Tribune Staff Reporter
AFTER being accepted to Georgia State University, 18-year-old Dion Brown never imagined he would have to face a different freshman experience unlike most students entering their first year of college.
Having just graduated from Kingsway Academy high school this year, Mr Brown thought he would spend his first year on campus, meeting new friends and adjusting to college life. But as universities around the world transition to online learning in view of the COVID-19 pandemic, many students pursuing a degree abroad have decided to remain at home and continue their studies through online classes.
According to the New York Times, the ability for many international students to return to American campuses has been thrown into question after the Trump administration gave a directive that students whose classes were moving entirely online for the Fall would be stripped of their visas and required to leave the United States.
Speaking to The Tribune on how the pandemic has affected his college plans, Mr Brown said: “I spoke to my advisers and they told us that we have two options. They told us that it doesn’t make sense coming to the campus because it will be too much with the travel restrictions and getting a visa appointment.
“And they told us that when you go to campus, you would probably only have a face-to-face class like once a month and the rest of the classes will be online. So for me, I will just continue with the online classes for the full year.”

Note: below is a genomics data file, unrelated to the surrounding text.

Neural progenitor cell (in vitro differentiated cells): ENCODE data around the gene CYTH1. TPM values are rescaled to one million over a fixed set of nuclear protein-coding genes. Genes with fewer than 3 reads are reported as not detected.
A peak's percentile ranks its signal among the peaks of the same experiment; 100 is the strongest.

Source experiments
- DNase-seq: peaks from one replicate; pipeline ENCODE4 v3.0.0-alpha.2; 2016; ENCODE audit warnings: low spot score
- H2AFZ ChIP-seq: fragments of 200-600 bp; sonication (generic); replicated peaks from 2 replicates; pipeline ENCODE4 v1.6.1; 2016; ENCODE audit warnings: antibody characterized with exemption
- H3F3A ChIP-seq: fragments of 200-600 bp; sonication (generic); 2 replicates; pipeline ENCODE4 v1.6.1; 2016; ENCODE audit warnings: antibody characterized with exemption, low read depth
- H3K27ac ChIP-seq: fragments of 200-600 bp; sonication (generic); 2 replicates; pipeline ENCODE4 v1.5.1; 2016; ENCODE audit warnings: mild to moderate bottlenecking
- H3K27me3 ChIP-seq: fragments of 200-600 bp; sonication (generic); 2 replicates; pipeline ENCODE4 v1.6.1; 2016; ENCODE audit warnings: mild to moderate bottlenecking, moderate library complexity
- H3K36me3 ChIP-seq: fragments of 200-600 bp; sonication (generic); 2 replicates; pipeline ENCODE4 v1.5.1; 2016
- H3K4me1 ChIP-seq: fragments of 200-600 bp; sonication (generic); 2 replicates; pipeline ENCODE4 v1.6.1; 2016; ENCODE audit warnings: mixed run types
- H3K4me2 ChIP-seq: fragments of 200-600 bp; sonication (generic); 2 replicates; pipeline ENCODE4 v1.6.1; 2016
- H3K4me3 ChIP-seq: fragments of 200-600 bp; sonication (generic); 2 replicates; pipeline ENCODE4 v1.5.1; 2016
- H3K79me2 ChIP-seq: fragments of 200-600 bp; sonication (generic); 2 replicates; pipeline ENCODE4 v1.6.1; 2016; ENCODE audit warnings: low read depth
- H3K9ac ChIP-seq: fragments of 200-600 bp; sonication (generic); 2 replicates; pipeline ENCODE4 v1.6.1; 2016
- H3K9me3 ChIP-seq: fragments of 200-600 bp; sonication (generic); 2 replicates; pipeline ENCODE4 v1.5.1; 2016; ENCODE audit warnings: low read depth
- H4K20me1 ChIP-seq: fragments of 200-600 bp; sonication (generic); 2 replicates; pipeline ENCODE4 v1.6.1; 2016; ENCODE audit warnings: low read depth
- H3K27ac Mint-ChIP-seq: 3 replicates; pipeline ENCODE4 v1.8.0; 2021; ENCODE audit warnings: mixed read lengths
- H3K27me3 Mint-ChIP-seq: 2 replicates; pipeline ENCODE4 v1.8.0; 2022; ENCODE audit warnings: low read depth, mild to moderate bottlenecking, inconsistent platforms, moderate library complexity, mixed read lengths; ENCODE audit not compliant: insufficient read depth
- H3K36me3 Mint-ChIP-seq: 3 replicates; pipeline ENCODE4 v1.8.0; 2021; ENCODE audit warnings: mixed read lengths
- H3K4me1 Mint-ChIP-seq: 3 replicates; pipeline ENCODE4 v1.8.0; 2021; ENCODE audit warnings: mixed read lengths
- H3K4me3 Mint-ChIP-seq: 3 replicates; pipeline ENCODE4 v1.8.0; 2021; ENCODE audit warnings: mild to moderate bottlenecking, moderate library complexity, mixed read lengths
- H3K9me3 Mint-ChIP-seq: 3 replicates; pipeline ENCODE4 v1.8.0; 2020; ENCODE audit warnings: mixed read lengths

For the 18-year-old, having to transition to virtual learning for college will not be a new phenomenon. In March, the government mandated the closure of schools after the country recorded its first COVID-19 case, resulting in many local institutions shifting to online classes.
Speaking of the experience, he told The Tribune: “Like for me, I prefer being in the classroom where I can hear because that’s how I remember and soak in my knowledge, but some persons rather read a book or rather watch videos. Some students felt like we weren’t really learning and just turning in an assignment to get a grade at the end of the day, so it was a huge adjustment and not even just with the learning side but our whole team.”
The student said while it was not easy having to transition to virtual learning, he believes the experience has prepared him for when he starts his college studies online.
“When we transitioned to online class (at Kingsway), it was first hard because you have (to have) that self-discipline to say ‘okay, well I need to log on to do my work’ so now, I kind of know how to have that full discipline to say ‘hey, I’m going to get some work done (or) I’m going to sit down on my laptop and I’m going to put in three hours or four hours today and get my work done,’” he told The Tribune.
“So having to do work online for those few months really gave us some perspective for those few months as to how to actually navigate this online class thing and it’s not so scary as people thought it would be.”
Hoping to study marketing at Georgia State University for four years, Mr Brown said he will transfer to the Atlanta campus for his sophomore year.
In the meantime, he plans to remain focused on his studies and keep a positive attitude throughout it all.
“I look at it as an opportunity for something else because I will be doing my online classes and it will be virtual so I wouldn’t have to have like Zoom classes so I would work on my own pace,” he said.
“Apparently, the lectures are recorded and whatever I have the time to go online, I just go online and do my assignment and complete the class like that. So, I will take that as opportunity like when I am home, I can look for a job related to my field or just to get experience while I’m home so I’ll have a real-life job experience while also getting my degree.
“Because that’s all you can do because you can’t dwell on the setbacks, you have to use them to further yourself to do something great. You can’t just sit home and mope about. It’s other ways and avenues that you can use to better yourself throughout this situation.”